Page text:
AbstractCholine has been identified as one of the essential nutrients of the human body. Choline has served many different functions to the human body. Choline is also said to have an effect to the memory performance. In this paper, the researcher investigates the effect of choline in rats’ memory performance.
The research also investigates the effects of choline in rats with age impairment. The researcher collects a total of 64 rats sample in order to conduct an experiment. From the 64 sample, 32 are age impaired and 32 are non-age impaired. The rats are further grouped to non-choline and choline administered rats. The performances of the different groups are determined using Morris maze experiment. A 2 x 2 factorial analysis of variance was conducted in order to determine significant effects of choline. After conducting the test, the researcher found out that choline has a significant effect to the memory performance of rats [F (1,28) = 12.00, p < .
01]. On the other hand, the researcher found out that age impairment [F (1,28) = 0.015, p > .05] and the interaction between age impairment and choline administration [F (1,28) = 0.075, p > .05] do not have a significant effect to the memory performance of rats.
ResultsA 2 x 2 (Choline x Age) factorial analysis of variance (ANOVA) was conducted for the dependent measure, escape latency. The results showed a significant main effect of Choline [F (1,28) = 12.00, p < .01].
However, the results also showed insignificant main effect of Age [F (1,28) = 0.015, p > .05] and an insignificant Choline x Age interaction [F (1,28) = 0.075, p > .05].
As seen in figure 1, rats that are choline administered successfully finished the maze in a significantly faster time than rats that are non-choline administered. On the other hand, one can see that the latency of both age and non-age impaired rats does not differ significantly in choline and non-choline administered states.DiscussionThe results showed evidence to support that there is a significant difference in the latency of rats in finishing the race between non-choline and choline administered rats. While the effects of choline have been found to be significant to rats, the researcher however failed to find evidences to show that there is a significant difference in latency between age and non-age impaired rats. Based from the literature review, choline has been proven important in different periods of cognitive development (Suckow, et al., 2006). Choline, when given to non-age and age impaired rats give the same result of decreased time in finishing the maze.The researcher found a number of limitations regarding the study.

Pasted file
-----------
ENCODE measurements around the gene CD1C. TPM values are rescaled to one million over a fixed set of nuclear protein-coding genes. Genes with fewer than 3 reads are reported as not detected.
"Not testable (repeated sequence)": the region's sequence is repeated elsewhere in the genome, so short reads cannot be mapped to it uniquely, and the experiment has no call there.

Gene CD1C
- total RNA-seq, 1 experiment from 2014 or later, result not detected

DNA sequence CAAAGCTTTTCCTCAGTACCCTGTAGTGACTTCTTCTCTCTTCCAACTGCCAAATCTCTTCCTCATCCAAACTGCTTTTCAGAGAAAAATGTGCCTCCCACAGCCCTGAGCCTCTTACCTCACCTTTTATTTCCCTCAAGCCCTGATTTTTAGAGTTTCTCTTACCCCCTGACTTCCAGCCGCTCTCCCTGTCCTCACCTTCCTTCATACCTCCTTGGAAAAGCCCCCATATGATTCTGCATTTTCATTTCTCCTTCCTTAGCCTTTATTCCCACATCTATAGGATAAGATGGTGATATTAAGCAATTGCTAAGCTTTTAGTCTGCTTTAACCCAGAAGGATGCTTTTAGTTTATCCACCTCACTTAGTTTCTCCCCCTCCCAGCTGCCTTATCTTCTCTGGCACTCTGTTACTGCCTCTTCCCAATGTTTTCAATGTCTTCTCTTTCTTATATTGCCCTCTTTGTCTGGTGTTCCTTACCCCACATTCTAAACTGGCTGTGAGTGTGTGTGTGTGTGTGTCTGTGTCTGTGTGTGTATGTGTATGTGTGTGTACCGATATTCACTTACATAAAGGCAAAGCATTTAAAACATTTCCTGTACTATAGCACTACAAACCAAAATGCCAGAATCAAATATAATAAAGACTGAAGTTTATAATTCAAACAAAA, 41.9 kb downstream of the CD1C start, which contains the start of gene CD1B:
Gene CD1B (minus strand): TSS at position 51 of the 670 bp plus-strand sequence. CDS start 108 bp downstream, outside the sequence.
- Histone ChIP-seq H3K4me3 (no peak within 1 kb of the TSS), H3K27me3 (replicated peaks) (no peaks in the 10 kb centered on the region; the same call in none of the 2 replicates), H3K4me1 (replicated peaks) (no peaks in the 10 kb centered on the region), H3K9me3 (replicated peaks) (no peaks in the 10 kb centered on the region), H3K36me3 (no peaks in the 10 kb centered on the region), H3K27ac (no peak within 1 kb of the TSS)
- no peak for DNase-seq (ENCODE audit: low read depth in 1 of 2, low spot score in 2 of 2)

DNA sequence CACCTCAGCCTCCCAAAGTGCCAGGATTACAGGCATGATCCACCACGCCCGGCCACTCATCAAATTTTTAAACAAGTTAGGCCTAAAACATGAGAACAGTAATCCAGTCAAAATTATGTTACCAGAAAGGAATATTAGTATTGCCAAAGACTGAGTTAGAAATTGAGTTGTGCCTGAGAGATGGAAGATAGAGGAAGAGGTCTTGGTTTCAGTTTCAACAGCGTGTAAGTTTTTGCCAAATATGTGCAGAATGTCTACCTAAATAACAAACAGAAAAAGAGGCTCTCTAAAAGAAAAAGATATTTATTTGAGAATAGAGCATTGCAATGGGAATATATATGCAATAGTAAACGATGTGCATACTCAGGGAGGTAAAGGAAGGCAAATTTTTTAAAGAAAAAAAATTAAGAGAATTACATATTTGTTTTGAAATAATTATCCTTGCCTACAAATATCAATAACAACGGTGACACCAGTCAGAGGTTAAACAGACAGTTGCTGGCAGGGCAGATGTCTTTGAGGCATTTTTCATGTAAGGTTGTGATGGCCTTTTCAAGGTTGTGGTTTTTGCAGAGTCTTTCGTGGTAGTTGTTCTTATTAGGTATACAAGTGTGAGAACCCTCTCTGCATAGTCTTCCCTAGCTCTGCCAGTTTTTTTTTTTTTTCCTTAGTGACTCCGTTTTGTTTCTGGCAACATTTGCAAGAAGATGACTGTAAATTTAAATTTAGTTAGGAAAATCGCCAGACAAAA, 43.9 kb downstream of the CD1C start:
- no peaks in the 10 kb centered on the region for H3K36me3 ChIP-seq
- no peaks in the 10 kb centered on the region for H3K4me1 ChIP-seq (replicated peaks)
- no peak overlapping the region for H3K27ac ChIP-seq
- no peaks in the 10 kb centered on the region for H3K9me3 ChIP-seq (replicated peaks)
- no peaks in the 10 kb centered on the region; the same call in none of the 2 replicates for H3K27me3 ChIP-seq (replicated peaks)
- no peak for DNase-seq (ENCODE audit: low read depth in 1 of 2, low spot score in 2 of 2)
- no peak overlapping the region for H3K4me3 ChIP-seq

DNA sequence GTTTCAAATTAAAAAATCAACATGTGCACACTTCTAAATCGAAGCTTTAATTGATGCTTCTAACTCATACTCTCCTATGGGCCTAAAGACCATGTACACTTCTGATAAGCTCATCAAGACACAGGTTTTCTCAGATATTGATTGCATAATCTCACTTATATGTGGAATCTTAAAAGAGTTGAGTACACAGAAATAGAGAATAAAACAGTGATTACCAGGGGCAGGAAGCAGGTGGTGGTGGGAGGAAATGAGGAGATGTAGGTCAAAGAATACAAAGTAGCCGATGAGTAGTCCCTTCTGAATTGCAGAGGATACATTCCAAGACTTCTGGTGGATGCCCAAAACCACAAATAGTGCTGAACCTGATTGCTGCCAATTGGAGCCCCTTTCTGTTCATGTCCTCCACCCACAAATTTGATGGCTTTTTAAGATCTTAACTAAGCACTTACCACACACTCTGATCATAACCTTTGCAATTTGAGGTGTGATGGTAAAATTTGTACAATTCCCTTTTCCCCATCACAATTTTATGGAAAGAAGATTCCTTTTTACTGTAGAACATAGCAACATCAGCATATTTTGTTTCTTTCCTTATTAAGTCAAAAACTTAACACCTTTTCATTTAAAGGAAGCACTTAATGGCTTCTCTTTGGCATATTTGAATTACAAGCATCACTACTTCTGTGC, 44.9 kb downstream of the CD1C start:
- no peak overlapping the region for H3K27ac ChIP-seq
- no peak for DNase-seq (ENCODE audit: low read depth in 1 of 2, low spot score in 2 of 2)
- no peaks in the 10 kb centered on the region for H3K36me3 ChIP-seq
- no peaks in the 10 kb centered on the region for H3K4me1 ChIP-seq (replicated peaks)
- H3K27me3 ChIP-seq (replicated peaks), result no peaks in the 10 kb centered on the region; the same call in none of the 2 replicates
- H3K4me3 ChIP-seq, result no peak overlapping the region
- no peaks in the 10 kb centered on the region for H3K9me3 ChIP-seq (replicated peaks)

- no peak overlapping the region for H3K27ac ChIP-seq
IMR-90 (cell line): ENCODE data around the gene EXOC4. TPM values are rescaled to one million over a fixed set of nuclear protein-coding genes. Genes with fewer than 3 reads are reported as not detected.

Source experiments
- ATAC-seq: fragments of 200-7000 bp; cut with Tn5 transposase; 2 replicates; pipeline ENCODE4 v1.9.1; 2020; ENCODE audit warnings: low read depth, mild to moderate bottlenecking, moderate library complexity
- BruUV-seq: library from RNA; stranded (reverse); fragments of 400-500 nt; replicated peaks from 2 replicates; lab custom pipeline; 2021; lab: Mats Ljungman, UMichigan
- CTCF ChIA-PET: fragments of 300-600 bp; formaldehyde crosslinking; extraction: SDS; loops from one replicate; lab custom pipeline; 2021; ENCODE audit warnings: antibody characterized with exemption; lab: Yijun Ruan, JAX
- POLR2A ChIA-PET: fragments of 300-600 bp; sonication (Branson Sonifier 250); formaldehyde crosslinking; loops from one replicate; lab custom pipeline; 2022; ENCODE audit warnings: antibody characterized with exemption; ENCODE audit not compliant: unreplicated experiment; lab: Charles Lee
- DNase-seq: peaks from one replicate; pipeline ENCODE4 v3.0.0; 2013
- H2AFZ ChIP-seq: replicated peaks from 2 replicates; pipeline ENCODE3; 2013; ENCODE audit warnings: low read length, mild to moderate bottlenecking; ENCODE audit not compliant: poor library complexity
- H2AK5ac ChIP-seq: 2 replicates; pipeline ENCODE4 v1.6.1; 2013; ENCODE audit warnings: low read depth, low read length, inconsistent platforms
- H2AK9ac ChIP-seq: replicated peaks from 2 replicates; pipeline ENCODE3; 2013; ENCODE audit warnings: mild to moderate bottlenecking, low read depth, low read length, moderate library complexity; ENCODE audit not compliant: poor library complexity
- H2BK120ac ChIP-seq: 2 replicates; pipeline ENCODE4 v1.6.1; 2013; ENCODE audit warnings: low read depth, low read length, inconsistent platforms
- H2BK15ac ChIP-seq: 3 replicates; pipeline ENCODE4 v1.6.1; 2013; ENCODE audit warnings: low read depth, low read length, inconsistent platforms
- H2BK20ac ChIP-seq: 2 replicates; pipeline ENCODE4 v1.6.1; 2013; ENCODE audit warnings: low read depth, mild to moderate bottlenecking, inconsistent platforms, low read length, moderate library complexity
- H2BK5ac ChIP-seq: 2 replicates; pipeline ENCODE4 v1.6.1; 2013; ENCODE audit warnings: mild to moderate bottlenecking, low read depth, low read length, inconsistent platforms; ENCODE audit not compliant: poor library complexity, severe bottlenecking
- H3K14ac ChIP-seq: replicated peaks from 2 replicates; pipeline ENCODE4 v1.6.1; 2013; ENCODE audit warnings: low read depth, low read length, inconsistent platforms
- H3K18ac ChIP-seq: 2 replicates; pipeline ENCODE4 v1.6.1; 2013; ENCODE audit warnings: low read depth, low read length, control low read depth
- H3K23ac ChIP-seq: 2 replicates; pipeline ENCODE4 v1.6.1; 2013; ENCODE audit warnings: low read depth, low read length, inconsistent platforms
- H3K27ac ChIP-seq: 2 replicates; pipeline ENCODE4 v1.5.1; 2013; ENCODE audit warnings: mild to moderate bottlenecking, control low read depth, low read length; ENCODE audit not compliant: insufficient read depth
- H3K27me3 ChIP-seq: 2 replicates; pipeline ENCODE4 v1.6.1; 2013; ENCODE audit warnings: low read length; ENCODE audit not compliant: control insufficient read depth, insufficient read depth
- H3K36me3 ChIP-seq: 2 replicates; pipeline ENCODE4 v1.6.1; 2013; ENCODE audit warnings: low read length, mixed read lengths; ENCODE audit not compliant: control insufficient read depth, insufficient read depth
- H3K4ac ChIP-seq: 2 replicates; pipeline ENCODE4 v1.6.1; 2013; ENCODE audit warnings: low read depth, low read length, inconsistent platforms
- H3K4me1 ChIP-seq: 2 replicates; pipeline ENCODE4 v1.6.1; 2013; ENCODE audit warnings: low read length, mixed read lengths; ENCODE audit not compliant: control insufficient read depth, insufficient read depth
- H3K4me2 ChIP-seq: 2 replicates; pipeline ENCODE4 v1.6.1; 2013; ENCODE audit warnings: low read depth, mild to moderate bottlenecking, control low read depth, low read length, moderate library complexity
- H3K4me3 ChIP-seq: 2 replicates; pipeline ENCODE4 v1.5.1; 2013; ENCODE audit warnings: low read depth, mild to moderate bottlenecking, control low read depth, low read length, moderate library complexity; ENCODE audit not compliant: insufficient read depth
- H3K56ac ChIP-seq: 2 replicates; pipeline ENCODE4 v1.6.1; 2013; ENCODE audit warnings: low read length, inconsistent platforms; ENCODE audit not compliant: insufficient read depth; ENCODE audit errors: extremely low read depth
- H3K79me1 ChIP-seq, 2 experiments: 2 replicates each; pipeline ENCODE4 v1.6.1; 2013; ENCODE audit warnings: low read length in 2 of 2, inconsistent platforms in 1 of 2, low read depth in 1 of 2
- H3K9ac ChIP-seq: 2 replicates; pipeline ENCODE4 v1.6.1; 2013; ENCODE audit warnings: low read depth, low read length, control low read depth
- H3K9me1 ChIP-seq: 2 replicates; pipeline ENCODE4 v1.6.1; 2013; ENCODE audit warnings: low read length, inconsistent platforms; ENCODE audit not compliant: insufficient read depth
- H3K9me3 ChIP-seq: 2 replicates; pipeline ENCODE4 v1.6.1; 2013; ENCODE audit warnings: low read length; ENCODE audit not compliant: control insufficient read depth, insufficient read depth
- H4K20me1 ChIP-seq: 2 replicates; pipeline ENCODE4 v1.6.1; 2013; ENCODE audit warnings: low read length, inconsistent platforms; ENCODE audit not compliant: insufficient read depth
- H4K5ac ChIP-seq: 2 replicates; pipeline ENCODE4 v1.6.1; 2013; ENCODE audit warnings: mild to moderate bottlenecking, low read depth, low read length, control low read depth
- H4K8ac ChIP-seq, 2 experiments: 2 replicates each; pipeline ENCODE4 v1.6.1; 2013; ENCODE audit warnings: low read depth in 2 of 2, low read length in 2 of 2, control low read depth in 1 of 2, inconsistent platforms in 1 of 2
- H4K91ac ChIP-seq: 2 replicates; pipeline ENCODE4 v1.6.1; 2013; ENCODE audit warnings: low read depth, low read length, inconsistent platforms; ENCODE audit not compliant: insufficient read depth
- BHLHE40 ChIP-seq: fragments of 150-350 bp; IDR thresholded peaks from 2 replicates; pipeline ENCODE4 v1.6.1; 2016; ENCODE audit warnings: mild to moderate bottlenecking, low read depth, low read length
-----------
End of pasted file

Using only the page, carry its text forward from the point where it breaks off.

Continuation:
First limitation observed from the study is the use of male rats for the experiment. Although the researcher wanted to eliminate the effects of gender on task performance, the researcher created another problem, which is gender bias. Another limitation obtained from the study is the amount of choline used for the experiment. The amount of choline administered to patients amount to 0.4% (Rivera et al, 1998).
Although the amount has already given a significant effect, the researcher may have obtained a more significant effect when the amount of choline administered was increased to a certain level.Several suggestions for further research are obtained by the researcher. First, the researcher suggested that one should also look for the possible effects of choline across gender of rats. The suggestion is created in order to avoid gender bias and to study the effects of choline in the task performance gender wise. Another suggestion of the researcher is to study the effects of increased amount of choline to a rat’s memory.
The effects of increased amount of choline administered to a rat may have an increased effect to the task performance of rats.In conclusion, both the results and the literature have given evidence to say that choline has a significant effect to the memory performance of the rats. However, age impairment and the interaction between age impairment and choline administration do not seem to have an effect to the memory performance of the rats.